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Ban said so far only 31 people had been accepted by other countries and that it was now a matter of urgency that they be offered resettlement opportunities in other countries.

Reuters

U.N. chief Ban Ki-moon appealed on Thursday for countries to consider resettling several thousand Iranian dissidents living in Iraq who were recently moved to a former U.S. military base in Baghdad from a camp where they lived for decades.

 

In a report to the Security Council, Ban said 3,112 members of the People's Mujahideen Organization of Iran have been transferred to Camp Hurriya, leaving about 100 still at Camp Ashraf - also know as Camp New Iraq - to help close it down.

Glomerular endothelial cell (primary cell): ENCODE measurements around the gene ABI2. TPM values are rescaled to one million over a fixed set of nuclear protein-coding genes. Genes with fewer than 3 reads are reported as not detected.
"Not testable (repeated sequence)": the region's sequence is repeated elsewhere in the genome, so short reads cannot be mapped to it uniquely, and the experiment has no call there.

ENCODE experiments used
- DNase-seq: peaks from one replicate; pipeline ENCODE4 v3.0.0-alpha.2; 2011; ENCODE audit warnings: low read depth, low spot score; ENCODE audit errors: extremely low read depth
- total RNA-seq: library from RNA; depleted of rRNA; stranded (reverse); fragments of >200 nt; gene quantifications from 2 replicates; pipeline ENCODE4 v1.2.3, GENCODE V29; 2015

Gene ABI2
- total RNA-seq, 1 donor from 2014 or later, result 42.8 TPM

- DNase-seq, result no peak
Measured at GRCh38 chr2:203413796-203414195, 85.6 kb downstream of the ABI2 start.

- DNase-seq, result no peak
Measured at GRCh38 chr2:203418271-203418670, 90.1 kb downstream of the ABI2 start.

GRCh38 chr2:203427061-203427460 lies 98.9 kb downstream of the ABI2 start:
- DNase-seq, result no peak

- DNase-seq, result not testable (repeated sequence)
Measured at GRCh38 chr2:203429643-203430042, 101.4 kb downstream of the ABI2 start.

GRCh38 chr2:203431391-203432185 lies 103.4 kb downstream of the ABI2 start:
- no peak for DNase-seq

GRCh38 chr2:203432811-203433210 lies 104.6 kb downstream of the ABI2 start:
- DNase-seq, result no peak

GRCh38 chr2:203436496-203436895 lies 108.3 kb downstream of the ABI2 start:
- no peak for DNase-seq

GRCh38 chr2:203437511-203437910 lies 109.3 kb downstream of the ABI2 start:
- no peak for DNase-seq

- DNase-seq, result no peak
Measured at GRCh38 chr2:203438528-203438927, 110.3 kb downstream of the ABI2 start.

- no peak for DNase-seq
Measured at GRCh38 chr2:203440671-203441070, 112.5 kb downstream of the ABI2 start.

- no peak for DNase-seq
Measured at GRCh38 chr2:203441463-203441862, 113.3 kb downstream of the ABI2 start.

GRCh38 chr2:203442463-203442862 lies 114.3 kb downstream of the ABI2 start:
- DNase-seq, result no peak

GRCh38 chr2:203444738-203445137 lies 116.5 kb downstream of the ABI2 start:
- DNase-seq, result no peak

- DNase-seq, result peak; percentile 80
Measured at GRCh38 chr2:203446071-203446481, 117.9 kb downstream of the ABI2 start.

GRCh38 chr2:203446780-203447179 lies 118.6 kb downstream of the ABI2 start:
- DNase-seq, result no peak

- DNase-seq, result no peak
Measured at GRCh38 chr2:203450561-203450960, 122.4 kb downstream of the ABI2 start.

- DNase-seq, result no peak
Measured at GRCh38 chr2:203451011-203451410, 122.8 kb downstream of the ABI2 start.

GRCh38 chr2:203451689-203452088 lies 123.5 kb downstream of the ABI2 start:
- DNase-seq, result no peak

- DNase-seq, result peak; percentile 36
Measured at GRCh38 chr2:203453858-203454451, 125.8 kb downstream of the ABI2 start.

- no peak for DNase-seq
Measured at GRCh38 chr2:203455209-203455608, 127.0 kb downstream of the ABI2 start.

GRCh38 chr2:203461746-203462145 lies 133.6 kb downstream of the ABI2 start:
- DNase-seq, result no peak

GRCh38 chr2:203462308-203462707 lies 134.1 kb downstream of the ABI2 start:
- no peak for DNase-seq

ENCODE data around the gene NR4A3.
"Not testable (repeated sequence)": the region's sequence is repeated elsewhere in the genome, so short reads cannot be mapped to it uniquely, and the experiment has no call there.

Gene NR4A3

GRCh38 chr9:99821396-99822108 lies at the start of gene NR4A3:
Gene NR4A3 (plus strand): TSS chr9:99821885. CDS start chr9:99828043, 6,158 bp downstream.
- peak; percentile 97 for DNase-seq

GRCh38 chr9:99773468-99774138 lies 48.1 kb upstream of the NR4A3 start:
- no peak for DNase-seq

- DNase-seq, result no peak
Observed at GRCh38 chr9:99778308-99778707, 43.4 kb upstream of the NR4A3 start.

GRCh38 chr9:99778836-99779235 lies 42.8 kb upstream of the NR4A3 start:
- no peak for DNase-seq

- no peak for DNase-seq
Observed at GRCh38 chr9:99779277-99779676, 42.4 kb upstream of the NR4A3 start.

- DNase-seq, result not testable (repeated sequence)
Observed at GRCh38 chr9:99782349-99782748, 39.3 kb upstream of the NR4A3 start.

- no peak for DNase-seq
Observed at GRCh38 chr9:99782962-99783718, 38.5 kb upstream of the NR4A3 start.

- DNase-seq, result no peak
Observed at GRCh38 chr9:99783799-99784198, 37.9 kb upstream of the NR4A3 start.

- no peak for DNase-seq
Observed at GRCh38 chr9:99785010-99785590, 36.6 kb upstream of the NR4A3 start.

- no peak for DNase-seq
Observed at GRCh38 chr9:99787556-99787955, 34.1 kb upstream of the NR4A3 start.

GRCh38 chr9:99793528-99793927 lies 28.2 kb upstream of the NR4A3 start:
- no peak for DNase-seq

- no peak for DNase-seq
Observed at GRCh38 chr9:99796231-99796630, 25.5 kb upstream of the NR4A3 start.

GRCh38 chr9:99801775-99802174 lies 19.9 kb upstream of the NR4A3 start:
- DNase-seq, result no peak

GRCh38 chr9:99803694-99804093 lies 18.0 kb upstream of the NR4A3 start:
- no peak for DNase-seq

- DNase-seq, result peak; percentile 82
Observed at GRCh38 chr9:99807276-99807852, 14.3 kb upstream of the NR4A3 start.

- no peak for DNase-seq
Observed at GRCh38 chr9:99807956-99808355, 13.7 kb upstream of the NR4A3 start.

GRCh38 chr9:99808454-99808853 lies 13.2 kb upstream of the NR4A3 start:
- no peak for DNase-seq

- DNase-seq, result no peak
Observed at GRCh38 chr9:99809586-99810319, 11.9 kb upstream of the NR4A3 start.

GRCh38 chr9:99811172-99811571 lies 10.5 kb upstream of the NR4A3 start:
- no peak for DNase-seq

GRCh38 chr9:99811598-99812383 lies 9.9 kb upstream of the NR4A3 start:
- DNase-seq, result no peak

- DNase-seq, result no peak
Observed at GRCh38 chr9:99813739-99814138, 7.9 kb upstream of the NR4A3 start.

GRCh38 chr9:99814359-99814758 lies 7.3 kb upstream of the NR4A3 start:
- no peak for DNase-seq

Ashraf residents agreed in February to move to the new camp, where the United Nations intends to process them for refugee status in other countries, but they have complained that the conditions at the new base are poor and that they have not been permitted to bring many of their personal belongings.

 

Ban said so far only 31 people had been accepted by other countries and that it was now a matter of urgency that they be offered resettlement opportunities in other countries.

 

"Without the strong commitment of member states to accept former residents of Camp New Iraq, no sustainable solution can be achieved," Ban said in the report. "I appeal to member states to offer resettlement opportunities to residents with international protection needs as soon as possible."

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